Running Head: Nontraditional Families 1
Nontraditional Families affects on children
Introduction to Human Services
October 11, 2013
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For the duration of the past few decades there have been numerous changes to family structure. According to Feldman, “ With an increase in the number of parents who both work outside homes, a soaring divorce rate, and a rise in single-parent families, the environment faced by children passing through middle childhoods in the 21st century is very different from that faced by prior generations” (Feldman, 2011). Family structures within nontraditional home family have similar characteristics that affect a child growing up (Ono & Sanders, 2010). According to the International Journal of Childbirth Education, “defining the term nontraditional family may elicit many different responses depending on the age, gender or geographical location” (Lantz, 2012). One of the reason children in nontraditional families are consider to have disparities more notable is because of instability of family structure formation (Ono & Sanders, 2010). Another reason is because of the instability within family structure that cause children to have increasingly salient part of their lives (Fomby & Cherlin, 2007). Consequences of living in a nontraditional family setting often come from changes in the family and disruptions (Porter, 2012). According to Bramlett & Blumberg (2007) “Family structure can have a profound impact on children’s experiences and life trajectories. Family structure affects a child outcome of life in many ways such as educational attainment and general well-being.
The early 1900’s the family consisted on a father who is breadwinner and takes care the family financially, the stay at home mom who takes care the house and children, and of course the children. They all live a house somewhere in the suburbs. That was the only ideal view of a model family. According to Feldman, “A look back at television shows of the 1950’s finds a world of families portrayed in a way that today seems oddly old-fashion and quaint: mother and father, married for years, and their good-looking children making their way in a world that seems to have few, if any, serious problem” (Feldman, 2011 p191). Today the ideal family is totally different. The thought of family today, is only a parent or caregiver working multiple jobs to raise their child. Or the family is seem as people who decide to stay together for many years resulting in common law versus getting married. Some of these parents become more involved with their career goals and obtaining stability that forming a family and getting married. Over the past few decades only about 3 out of 10 kids live in traditional family setting, the rest live in some form of a nontraditional family home (Rimm, 2010).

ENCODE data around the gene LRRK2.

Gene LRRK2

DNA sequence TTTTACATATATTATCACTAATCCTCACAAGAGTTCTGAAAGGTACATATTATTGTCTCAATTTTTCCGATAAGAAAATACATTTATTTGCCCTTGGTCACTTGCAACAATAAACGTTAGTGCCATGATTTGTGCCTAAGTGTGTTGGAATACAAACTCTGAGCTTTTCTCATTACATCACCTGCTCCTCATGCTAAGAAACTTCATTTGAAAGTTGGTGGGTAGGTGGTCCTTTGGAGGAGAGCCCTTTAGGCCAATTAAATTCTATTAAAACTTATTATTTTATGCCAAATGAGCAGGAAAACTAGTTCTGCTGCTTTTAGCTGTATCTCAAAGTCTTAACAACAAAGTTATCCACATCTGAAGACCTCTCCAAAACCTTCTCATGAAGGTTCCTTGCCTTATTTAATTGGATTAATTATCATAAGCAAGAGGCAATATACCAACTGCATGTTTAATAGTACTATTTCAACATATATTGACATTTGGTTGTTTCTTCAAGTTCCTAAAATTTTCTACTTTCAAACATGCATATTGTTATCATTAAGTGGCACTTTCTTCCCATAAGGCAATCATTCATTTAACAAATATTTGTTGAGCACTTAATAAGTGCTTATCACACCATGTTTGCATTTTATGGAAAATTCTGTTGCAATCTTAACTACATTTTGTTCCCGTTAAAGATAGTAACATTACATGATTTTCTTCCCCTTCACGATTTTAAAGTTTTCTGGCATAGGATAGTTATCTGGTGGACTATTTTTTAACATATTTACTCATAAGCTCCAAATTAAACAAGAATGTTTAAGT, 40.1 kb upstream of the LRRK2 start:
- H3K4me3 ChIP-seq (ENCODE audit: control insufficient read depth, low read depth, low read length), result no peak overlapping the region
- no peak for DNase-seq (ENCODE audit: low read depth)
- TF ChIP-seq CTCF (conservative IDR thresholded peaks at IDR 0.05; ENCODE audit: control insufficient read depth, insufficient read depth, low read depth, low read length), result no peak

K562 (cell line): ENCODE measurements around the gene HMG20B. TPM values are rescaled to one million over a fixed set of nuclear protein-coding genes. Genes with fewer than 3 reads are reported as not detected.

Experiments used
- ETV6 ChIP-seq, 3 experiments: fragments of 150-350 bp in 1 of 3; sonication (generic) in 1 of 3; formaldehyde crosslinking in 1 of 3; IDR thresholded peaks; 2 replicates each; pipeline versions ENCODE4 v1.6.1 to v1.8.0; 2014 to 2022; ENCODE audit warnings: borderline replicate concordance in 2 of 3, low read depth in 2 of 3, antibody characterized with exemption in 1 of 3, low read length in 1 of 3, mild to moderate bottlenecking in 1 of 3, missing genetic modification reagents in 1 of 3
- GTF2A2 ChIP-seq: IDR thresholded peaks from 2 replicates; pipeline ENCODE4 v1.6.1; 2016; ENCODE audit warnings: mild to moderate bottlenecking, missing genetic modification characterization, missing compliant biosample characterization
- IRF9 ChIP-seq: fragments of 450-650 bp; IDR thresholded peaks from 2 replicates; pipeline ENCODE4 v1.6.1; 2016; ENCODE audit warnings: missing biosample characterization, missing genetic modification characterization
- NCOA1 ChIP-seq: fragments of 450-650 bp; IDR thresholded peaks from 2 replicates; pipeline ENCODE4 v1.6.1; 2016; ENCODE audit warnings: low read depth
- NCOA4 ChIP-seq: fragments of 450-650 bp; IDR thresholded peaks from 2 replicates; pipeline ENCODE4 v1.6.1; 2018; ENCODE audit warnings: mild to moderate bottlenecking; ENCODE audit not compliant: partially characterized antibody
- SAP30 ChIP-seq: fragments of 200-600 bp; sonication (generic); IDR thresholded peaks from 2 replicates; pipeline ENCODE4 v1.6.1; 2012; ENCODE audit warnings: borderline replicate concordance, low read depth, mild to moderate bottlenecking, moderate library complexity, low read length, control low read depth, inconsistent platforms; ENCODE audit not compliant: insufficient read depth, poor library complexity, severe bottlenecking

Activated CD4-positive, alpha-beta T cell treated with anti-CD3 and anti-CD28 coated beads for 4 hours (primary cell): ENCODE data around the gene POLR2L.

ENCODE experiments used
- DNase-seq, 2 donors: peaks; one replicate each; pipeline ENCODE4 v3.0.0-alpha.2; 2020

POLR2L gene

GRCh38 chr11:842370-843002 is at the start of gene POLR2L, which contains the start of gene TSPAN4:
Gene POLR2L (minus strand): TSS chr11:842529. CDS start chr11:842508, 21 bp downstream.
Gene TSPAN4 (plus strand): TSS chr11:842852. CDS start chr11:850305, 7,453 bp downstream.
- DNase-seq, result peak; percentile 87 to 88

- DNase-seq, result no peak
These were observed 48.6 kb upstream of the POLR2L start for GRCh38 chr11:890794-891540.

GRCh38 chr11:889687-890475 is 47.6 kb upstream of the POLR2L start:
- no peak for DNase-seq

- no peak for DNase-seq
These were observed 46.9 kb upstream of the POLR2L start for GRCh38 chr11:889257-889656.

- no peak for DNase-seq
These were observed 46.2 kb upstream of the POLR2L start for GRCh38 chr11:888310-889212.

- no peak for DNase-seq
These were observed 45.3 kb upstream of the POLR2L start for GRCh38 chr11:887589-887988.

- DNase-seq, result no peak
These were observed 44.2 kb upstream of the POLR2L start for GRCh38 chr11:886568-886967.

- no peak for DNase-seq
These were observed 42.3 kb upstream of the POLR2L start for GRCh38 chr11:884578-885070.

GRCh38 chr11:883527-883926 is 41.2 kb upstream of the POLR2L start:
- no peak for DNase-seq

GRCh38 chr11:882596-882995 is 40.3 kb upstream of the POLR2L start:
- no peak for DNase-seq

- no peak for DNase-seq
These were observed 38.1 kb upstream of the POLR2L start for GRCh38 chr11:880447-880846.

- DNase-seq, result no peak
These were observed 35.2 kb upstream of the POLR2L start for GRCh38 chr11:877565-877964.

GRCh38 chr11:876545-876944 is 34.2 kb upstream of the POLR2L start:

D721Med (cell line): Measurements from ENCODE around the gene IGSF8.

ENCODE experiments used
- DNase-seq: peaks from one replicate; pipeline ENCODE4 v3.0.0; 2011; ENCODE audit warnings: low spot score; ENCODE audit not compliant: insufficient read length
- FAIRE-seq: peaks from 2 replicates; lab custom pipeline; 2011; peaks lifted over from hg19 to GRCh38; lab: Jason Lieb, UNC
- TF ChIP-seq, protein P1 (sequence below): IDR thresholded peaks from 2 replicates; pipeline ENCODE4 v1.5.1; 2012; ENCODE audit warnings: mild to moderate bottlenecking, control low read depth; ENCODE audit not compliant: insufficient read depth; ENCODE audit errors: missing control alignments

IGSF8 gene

Single parent families
Single parenting has become a more popular style in the last couple decades. Single parenting has become one of the most common nontraditional families. According to George, “Although there are exceptions, this state usually occurs for one the three reasons: the parent was never married, the parent had separated or divorced from the spouse, or the spouse has died” (George, 2009). Single parents usually experience higher level of stress due to financial situations, high and low relationships with their children in addition to parenting styles, and sometimes the lack of rest (George, 2009). Around 43% of children live within a single parent home that is at or below the national poverty...
References: Allen,D., Pakaluk, C., & Price, J. (2013). Nontraditional Families and Childhood Progress Through School: A Comment on Rosenfeld. Demography, 50(3), 955-961. doi:10.1007/s13524—012-0169-x
Cherlin, A. a. (2007, april). Familt Instability and Child Well-Being. Am Sociol, pp. 181-204
Feldman, R.S. (2011). Development across the life span. (custom). Upper Saddle River. NJ: Prentice Hall, Inc
Hayslip, B. a. (2008). Parenting the custodial grandchild. New York: Springer
Hemovich, V., & Crano, W
Lambie, R. (2011). At-risk children from nontraditional families. Counseling and Human Development, 44(4), 1-12. Retrieved from http://search.proquest.com/docview/928762538?accountid=12085
Ono, H., & Sanders, J. (2010). Diverse Family Types and Out-of-School Learning Time of Young School-Age Children. Family Relations, 59(5), 506-519. doi:10.1111/j.1741-3729.2010.00619.x
ROSENFELD, M. J. (2010). NONTRADITIONAL FAMILIES AND CHILDHOOD PROGRESS THROUGH SCHOOL. Demography, 47(3), 755-775
Stacey, J., & Biblarz, T. J. (2001). (How) does the sexual orientation of parents matter? American Sociological Review, 66(2), 159-183. Retrieved from http://search.proquest.com/docview/218791125?accountid=12085
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